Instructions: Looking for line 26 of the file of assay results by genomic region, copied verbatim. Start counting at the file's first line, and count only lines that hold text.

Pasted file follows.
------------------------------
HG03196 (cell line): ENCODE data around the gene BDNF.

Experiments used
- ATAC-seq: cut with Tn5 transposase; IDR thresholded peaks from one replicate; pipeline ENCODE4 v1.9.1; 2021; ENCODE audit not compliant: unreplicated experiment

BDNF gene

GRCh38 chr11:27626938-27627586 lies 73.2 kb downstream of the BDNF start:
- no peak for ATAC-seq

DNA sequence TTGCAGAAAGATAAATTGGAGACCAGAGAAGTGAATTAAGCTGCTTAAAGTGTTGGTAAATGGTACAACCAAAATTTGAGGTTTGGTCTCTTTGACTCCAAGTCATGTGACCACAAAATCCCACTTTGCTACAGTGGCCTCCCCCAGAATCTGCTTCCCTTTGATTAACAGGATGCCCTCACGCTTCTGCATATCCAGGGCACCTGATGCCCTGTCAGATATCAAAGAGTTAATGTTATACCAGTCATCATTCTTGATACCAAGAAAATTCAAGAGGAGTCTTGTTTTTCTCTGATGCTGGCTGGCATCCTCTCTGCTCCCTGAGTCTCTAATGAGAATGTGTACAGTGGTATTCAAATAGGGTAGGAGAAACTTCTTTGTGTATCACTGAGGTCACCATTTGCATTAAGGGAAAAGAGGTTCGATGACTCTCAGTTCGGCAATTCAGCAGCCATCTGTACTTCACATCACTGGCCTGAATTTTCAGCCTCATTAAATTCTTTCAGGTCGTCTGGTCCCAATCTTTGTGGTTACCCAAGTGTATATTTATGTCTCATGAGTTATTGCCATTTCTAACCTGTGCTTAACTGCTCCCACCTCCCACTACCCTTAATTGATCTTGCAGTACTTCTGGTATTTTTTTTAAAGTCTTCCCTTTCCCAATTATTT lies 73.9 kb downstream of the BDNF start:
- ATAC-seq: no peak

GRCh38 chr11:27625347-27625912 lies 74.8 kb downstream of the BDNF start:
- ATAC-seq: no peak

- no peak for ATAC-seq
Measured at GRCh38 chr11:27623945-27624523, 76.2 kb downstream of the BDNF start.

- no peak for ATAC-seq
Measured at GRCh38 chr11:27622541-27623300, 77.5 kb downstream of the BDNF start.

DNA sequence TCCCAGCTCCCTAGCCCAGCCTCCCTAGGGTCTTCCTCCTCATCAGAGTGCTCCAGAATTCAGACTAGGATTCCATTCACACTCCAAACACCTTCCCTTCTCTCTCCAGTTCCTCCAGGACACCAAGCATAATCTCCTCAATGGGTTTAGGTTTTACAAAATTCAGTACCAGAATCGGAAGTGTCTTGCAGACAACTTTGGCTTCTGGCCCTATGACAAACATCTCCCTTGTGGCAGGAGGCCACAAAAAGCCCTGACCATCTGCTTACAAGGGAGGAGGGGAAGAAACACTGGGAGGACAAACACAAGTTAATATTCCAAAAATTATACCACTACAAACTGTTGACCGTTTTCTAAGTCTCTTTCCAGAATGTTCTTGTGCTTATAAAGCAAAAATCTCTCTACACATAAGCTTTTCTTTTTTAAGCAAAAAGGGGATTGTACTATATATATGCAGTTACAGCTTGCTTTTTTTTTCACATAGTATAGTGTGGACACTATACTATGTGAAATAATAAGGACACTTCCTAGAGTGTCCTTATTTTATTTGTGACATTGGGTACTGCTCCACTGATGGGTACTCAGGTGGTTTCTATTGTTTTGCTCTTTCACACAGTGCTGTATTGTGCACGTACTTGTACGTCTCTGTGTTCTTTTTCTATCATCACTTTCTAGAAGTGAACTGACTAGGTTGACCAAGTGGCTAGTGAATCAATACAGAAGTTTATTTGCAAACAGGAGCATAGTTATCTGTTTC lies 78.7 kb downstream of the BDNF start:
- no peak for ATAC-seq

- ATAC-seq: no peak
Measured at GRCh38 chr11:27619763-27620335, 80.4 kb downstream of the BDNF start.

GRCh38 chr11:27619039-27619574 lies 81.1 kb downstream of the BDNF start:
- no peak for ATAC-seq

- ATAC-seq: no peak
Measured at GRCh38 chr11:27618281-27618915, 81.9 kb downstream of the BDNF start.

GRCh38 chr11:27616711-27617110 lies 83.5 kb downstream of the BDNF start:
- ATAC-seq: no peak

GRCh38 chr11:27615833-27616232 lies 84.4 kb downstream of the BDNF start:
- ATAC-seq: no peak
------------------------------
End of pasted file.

- ATAC-seq: no peak